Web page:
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The in vitro susceptibilities to the novel triazole isavuconazole and six other antifungal agents of a large collection of Rasamsonia isolates (n = 47) belonging to seven species were determined. Isavuconazole and voriconazole had no in vitro activity (MIC, >32 mg/liter) against isolates of the Rasamsonia argillacea species complex. The echinocandins were the most potent antifungal drugs against all of the isolates tested (minimum effective concentration, ≤0.19 mg/liter).
On the basis of phenotypic, physiological, and molecular data, the genus Rasamsonia was introduced to accommodate thermotolerant and thermophilic Penicillium-like species that produce cylindrical phialides that usually gradually taper toward the apices, distinctly rough-walled stipes and metulae, olive-brown conidia, and ascomata, if present, with a scanty covering (1). In 2013, the Rasamsonia argillacea species complex was investigated and currently consists of four species: R. argillacea sensu lato, R. eburnea, R. piperina, and R. aegroticola (2). R. cylindrospora and R. brevistipitata were shown to be phenotypically similar but genetically more distant (1).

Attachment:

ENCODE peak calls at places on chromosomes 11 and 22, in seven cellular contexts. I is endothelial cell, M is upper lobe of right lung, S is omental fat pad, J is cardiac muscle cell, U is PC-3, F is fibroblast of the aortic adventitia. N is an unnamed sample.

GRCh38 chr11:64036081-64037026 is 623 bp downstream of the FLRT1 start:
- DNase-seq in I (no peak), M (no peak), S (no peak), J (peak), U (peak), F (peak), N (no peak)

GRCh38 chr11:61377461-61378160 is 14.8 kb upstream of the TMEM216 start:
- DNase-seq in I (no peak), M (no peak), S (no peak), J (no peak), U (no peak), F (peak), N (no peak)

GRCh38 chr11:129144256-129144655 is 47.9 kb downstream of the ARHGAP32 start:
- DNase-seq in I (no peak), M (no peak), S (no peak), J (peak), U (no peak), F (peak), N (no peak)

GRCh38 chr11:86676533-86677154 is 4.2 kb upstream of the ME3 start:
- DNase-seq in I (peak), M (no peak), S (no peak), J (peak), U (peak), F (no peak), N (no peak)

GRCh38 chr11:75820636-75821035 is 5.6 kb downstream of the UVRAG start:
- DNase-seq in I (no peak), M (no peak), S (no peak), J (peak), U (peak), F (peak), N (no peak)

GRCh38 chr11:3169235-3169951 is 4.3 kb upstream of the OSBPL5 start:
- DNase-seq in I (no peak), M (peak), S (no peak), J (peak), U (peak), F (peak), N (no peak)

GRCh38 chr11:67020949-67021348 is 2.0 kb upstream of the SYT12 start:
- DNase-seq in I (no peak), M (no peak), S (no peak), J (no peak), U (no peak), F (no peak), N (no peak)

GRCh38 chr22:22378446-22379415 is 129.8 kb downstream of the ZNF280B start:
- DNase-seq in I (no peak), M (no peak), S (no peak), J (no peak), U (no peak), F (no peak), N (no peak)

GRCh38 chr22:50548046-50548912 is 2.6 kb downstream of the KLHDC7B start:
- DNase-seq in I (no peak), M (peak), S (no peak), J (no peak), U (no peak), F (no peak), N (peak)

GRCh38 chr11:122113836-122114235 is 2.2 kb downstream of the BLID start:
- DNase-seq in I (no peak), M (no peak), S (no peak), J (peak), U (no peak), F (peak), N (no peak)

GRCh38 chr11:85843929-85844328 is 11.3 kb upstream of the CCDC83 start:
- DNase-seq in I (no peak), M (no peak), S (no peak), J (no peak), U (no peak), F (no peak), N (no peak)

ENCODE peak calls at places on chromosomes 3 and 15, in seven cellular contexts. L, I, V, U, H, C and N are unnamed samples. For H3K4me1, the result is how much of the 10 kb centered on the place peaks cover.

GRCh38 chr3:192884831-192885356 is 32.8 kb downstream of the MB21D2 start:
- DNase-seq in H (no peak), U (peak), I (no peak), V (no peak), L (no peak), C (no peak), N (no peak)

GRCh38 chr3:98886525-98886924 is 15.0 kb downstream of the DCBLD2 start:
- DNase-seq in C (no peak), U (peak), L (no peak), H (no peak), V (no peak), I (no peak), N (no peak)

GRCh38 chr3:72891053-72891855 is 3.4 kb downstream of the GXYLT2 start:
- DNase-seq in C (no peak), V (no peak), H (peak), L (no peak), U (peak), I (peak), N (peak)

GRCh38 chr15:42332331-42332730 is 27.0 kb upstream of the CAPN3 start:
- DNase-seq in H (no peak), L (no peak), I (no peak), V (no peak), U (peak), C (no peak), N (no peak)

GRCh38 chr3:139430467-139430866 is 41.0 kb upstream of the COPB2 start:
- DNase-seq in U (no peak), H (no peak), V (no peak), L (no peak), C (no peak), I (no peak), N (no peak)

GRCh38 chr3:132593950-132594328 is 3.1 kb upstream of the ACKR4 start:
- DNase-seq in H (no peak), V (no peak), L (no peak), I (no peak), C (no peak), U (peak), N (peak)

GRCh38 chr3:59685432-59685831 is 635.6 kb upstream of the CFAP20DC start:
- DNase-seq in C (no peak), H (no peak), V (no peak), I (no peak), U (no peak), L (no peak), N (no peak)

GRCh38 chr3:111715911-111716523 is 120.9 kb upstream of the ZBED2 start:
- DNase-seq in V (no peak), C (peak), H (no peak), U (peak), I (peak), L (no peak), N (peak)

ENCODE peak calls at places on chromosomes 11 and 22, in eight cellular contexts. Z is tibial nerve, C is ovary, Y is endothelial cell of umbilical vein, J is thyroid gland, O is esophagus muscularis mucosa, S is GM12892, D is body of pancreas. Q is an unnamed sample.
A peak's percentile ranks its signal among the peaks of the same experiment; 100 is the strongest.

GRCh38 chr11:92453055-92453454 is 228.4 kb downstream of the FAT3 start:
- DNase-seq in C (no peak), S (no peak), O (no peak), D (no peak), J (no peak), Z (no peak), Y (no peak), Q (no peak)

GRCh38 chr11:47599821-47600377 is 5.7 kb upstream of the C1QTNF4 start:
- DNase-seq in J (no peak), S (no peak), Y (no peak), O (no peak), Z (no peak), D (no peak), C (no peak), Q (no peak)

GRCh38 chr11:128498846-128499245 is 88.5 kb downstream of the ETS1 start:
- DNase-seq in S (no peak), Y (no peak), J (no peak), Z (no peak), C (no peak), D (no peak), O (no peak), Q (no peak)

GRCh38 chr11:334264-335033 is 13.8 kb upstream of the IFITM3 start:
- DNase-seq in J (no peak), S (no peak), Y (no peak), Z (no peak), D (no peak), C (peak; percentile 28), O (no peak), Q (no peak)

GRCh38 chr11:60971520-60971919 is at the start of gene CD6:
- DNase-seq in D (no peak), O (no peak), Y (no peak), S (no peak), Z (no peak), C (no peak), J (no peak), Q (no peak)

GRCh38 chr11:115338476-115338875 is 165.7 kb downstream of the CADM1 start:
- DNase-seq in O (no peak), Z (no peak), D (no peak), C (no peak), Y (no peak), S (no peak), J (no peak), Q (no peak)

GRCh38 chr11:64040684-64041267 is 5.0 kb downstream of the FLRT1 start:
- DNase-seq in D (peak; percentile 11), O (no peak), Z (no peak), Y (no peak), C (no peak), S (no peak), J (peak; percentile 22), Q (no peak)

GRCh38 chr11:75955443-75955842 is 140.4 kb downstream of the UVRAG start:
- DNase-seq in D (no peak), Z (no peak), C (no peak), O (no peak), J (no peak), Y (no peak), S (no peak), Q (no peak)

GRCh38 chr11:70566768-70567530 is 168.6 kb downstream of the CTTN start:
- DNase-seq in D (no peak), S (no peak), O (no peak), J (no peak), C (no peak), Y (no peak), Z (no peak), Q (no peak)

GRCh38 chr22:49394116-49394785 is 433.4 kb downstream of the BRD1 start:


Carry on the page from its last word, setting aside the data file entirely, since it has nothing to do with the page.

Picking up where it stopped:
Rasamsonia can be isolated from hot environments and clinical samples, and species belonging to the R. argillacea complex were described as an emerging fungus in immunocompromised hosts and cystic fibrosis patients (3). In particular, this pathogen was reported to cause invasive, disseminated infections in patients with chronic granulomatous diseases or hemato-oncological malignancies (4,–7).
Isavuconazole, a novel triazole with broad-spectrum antifungal activity, showed noninferiority to voriconazole for the primary treatment of suspected invasive mold disease (8). In addition, isavuconazole showed activity against mucormycosis with efficacy similar to that of amphotericin B (9) and demonstrated clinical activity against Cryptococcus spp. and dimorphic fungi (10).
The objective of this study was to analyze the in vitro activity of isavuconazole and other antifungal agents against isolates from the R. argillacea species complex and those closely related to them.
A collection of 47 clinical and reference isolates were included in this study. A detailed description of 35 isolates and the method used for identification was published previously (11). The additional 12 isolates were patient isolates from the University Hospital Essen, Essen, Germany.